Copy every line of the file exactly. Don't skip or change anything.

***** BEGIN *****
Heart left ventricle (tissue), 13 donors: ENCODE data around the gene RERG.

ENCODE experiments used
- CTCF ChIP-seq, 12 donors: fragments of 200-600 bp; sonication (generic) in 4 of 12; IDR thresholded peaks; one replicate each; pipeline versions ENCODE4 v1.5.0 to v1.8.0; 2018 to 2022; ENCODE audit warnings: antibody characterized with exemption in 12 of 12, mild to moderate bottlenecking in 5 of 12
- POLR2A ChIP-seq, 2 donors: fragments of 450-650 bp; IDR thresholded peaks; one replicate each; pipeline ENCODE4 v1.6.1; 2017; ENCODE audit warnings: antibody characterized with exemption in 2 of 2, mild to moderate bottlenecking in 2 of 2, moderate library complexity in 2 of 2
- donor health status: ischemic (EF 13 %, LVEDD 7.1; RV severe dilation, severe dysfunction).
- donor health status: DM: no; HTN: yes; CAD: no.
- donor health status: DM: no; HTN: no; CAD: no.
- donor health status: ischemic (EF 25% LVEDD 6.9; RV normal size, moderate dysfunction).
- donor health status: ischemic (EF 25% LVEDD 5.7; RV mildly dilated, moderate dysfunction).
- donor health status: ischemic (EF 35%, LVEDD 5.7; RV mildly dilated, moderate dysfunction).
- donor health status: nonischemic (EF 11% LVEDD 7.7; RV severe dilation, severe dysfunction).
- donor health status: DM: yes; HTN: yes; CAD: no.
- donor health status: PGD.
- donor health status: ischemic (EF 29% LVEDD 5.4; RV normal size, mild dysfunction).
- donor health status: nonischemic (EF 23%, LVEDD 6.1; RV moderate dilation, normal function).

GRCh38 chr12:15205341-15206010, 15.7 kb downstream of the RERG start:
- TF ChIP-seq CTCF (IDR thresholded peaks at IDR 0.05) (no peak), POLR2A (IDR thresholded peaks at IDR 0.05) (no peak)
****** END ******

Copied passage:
Heart left ventricle (tissue), 13 donors: ENCODE data around the gene RERG.

ENCODE experiments used
- CTCF ChIP-seq, 12 donors: fragments of 200-600 bp; sonication (generic) in 4 of 12; IDR thresholded peaks; one replicate each; pipeline versions ENCODE4 v1.5.0 to v1.8.0; 2018 to 2022; ENCODE audit warnings: antibody characterized with exemption in 12 of 12, mild to moderate bottlenecking in 5 of 12
- POLR2A ChIP-seq, 2 donors: fragments of 450-650 bp; IDR thresholded peaks; one replicate each; pipeline ENCODE4 v1.6.1; 2017; ENCODE audit warnings: antibody characterized with exemption in 2 of 2, mild to moderate bottlenecking in 2 of 2, moderate library complexity in 2 of 2
- donor health status: ischemic (EF 13 %, LVEDD 7.1; RV severe dilation, severe dysfunction).
- donor health status: DM: no; HTN: yes; CAD: no.
- donor health status: DM: no; HTN: no; CAD: no.
- donor health status: ischemic (EF 25% LVEDD 6.9; RV normal size, moderate dysfunction).
- donor health status: ischemic (EF 25% LVEDD 5.7; RV mildly dilated, moderate dysfunction).
- donor health status: ischemic (EF 35%, LVEDD 5.7; RV mildly dilated, moderate dysfunction).
- donor health status: nonischemic (EF 11% LVEDD 7.7; RV severe dilation, severe dysfunction).
- donor health status: DM: yes; HTN: yes; CAD: no.
- donor health status: PGD.
- donor health status: ischemic (EF 29% LVEDD 5.4; RV normal size, mild dysfunction).
- donor health status: nonischemic (EF 23%, LVEDD 6.1; RV moderate dilation, normal function).

GRCh38 chr12:15205341-15206010, 15.7 kb downstream of the RERG start:
- TF ChIP-seq CTCF (IDR thresholded peaks at IDR 0.05) (no peak), POLR2A (IDR thresholded peaks at IDR 0.05) (no peak)